Because he embodies the modern age, Schiller is much more sympathetic to Selim's attitude than to Almar's. However, Schiller does not just associate striving with a love of the sublime, for he later claims that the sublime can actually stimulate striving. In the 16th Aesthetic Letter, he stresses that the most valuable aspect of the sublime is its ability to awaken Man from his state of torpor and apathy. In certain cases, particularly in societies where culture has reached a high level, the experience of beauty can have a melting effect which results in a state of complete relaxation, indolence and apathy. This imbalance can, however, be corrected by contact with energising beauty, in

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other words, with the sublime32: 'Für den Menschen unter der Indulgenz des Geschmacks ist die energische Schönheit Bedfirfniß, denn nur allzugern verscherzt er im Stand der Verfeinerung eine Kraft, die er aus dem Stand der Wildheit herüberbrachte' (XX,362). It is thus not surprising that in the essays on the sublime, the particular aspect of the sublime which Schiller stresses is its capacity to provoke, stimulate and challenge Man, hence shaking him out of his apathetic torpor and quiescence. In Zerstreute Betrachtungen, he describes the provocative röle of the natural sublime and its ability to trouble and disturb Man in some detail: Entweder ist es ein Gegenstand, der sich unserm Anschauungsvermögen zugleich darbietet und entzieht, und das Bestreben zur Vorstellung weckt, ohne es Befriedigung hoffen zu lassen; oder es ist ein Gegenstand, der gegen unser Daseyn selbst feindlich aufzustehen scheint, uns gleichsam zum Kampf herausfodert, und für den Ausgang besorgt macht. Eben so ist in allen angeführten Fällen die nämliche Wirkung auf das Empfindungsvermögen sichtbar. Alle setzen das Gemüth in eine unruhige Bewegung und spannen es an. (XX,228-29)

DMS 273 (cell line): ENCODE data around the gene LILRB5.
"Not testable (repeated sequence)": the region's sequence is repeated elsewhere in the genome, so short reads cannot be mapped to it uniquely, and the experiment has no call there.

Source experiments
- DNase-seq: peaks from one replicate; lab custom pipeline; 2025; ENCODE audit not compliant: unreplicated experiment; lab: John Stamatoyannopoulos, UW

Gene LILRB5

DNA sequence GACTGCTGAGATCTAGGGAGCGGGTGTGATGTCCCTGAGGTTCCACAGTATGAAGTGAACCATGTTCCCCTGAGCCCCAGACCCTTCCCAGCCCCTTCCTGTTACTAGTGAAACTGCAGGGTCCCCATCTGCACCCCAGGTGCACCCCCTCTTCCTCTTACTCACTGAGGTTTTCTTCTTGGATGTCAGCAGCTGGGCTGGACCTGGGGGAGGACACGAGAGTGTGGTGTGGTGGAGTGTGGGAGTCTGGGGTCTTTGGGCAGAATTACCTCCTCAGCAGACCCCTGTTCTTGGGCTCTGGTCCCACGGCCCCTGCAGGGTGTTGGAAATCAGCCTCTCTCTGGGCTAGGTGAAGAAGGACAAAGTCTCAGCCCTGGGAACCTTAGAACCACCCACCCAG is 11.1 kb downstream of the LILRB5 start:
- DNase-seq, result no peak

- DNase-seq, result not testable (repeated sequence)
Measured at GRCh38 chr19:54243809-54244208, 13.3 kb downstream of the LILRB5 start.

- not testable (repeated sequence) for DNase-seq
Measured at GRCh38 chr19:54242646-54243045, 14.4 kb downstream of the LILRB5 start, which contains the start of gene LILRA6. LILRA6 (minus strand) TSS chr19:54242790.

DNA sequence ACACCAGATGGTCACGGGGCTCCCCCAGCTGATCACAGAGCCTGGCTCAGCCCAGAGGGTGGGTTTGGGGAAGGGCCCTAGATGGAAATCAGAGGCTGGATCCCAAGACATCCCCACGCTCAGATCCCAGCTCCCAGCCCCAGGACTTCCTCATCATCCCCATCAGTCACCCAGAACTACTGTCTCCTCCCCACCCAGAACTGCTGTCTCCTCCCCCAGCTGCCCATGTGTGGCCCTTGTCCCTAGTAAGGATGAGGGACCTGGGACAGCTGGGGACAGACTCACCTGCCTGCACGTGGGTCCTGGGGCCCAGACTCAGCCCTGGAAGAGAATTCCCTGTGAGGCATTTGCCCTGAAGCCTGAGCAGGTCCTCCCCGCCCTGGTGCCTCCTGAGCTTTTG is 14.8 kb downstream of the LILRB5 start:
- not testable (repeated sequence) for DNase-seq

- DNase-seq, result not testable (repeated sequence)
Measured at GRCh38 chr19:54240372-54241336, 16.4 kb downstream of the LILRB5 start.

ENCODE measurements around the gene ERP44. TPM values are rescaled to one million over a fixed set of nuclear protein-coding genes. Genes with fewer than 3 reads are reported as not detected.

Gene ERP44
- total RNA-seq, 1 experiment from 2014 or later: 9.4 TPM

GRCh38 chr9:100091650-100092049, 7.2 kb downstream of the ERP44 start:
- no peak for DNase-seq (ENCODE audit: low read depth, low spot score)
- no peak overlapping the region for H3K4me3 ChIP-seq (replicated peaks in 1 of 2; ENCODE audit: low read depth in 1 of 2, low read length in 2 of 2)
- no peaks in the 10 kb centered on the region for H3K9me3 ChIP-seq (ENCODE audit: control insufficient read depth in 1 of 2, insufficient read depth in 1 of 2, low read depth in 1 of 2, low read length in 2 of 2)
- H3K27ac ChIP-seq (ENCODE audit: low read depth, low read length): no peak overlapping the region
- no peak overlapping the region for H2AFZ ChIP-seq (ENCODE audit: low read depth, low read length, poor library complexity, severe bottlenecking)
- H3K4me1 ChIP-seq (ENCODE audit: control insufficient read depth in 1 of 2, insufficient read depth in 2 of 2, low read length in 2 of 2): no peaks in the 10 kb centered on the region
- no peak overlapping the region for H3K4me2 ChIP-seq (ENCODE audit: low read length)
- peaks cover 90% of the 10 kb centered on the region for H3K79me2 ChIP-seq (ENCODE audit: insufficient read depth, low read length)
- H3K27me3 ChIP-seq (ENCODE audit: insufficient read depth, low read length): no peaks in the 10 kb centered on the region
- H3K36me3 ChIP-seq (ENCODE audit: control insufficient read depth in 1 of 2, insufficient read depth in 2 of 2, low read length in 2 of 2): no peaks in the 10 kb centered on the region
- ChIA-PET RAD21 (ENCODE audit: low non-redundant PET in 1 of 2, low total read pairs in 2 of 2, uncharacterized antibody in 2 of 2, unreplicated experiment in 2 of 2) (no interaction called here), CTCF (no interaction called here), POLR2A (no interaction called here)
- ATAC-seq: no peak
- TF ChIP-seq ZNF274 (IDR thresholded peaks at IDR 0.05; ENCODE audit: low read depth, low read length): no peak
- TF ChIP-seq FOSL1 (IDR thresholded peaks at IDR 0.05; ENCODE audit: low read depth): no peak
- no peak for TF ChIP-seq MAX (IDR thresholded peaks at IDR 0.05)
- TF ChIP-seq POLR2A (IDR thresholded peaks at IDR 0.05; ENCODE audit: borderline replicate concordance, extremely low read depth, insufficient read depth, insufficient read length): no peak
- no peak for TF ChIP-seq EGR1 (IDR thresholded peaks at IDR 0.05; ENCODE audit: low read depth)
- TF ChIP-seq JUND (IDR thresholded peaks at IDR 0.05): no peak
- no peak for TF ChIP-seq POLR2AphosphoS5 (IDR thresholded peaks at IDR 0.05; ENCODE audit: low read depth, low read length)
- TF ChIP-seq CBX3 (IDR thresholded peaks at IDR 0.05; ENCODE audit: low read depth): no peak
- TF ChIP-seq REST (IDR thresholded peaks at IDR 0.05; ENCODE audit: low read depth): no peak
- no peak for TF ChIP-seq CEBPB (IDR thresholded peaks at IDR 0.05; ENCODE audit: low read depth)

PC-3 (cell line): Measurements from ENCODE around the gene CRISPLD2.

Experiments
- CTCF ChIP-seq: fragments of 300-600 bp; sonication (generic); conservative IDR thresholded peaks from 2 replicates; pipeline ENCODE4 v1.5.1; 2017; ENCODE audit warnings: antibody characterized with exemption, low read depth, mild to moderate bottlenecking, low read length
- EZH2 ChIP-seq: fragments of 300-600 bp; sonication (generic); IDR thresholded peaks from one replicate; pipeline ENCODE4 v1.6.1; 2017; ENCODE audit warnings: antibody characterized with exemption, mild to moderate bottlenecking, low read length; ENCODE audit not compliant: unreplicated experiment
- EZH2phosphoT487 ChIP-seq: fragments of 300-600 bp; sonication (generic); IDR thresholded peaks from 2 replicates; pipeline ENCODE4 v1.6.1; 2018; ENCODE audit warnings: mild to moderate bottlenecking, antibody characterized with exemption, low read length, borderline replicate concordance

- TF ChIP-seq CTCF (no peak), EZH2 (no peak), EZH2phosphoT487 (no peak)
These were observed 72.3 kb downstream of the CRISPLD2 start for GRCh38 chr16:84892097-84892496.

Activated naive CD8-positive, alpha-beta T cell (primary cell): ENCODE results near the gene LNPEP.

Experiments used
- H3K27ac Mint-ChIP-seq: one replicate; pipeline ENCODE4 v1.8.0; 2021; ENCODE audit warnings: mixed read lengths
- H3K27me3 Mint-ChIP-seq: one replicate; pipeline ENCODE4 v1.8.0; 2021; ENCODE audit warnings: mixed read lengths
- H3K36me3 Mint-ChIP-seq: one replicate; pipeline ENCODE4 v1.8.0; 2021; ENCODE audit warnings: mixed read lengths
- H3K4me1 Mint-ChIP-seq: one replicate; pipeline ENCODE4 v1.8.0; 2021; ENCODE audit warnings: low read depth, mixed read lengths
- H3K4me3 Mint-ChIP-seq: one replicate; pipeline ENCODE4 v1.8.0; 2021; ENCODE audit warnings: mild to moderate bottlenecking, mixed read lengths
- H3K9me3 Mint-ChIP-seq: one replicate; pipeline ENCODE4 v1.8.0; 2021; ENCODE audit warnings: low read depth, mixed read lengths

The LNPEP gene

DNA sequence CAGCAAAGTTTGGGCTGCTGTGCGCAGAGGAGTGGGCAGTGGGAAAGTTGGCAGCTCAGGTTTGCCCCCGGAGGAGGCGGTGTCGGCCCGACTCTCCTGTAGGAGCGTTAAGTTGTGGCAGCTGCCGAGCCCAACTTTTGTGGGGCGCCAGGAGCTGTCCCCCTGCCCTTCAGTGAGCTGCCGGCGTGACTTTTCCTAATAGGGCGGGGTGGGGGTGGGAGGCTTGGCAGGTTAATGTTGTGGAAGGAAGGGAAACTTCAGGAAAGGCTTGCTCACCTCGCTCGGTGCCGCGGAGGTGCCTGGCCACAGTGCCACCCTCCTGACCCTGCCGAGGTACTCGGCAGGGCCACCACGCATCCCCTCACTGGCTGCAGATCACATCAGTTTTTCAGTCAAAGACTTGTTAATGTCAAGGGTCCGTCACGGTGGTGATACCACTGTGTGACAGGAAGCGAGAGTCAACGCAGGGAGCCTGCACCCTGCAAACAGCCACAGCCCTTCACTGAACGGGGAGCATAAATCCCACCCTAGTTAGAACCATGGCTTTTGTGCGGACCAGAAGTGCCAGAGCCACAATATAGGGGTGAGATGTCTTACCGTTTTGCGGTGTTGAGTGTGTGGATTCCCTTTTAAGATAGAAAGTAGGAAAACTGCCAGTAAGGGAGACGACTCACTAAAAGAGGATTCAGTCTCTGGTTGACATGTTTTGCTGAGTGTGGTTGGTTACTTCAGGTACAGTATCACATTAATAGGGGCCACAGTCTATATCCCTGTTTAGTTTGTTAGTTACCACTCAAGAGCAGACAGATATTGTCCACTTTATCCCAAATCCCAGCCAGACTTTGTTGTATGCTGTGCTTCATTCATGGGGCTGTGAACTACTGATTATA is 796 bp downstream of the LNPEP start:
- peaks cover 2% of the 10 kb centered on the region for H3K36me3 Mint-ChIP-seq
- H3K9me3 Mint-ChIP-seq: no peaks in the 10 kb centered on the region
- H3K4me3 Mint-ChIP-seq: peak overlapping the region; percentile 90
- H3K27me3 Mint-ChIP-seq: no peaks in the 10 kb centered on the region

Similarly, in Über das Erhabene, Schiller stresses that without the experience of the sublime, Man would for ever remain in a state of torpor: 'Ohne das Erhabene würde uns die Schönheit unsrer Würde vergessen machen. In der Erschlaffung eines ununterbrochenen Genusses würden wir die Rüstigkeit des Karakters einbüßen' (XXI,S3). He illustrates this argument with an example from the Odyssey: melting beauty in the guise of the goddess Calypso has kept Odysseus captive on her island for a long time, but he is suddenly gripped by a sublime impression in the form of his trusted counsellor Mentor, is reminded of his destiny and the great deeds which he must accomplish, shakes off his torpor and frees himself from the beguiling attractions of the world of the senses. k is this unswerving conviction that Man must be provoked and challenged in order to attain his full potential which prompts Schiller to make his eloquent and memorable apology for the natural sublime:

35

As Jeffrey Barnouw notes, sublimity is not divorced from beauty in Schiller's thought as it is in Kant's; for Schiller, the sublime is a variation of beauty, 'energising' as opposed to 'melting' beauty: 'The Morality of the Sublime: Kant and Schiller', Studies in Romanticism, 19 (1980), 497-514 (p.501 and pp.SlO-11). See also Amd Bohm, who argues that energising beauty has the qualities of the sublime: 'Melting Beauty and the Fiery Sublime: An Argument of Schiller's Lied von der docke'. Seminar, 22 (1986), 20-31 (p.24).

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Schiller and the Sublime 1759-96 Wer verweilet nicht lieber bey der geistreichen Unordnung einer natürlichen Landschaft als bey der geistlosen Regelmäßigkeit eines französischen Gartens? Wer bestaunt nicht lieber den wunderbaren Kampf zwischen Fnichtbarkeit und Zerstörung in Siciliens Fluren, weidet sein Auge nicht lieber an Schottlands wilden Katarakten und Nebelgebirgen, Ossians großer Natur, als daß er in dem schnurgerechten Holland den sauren Sieg der Geduld über das trotzigste der Elemente bewundert? Niemand wird läugnen, daß in Bataviens Triften für den physischen Menschen besser gesorgt ist, als unter dem tückischen Krater des Vesuv, und daß der Verstand, der begreifen und ordnen will, bey einem regulairen Wirthschaftsgaiten weit mehr als bey einer wilden Naturlandschaft seine Rechnung findet. Aber der Mensch hat noch ein Bedürfniß mehr, als zu leben und sich wohl seyn zu lassen und auch noch eine andere Bestimmung, als die Erscheinungen um ihn hemm zu begreifen. (XXI,47-48) 33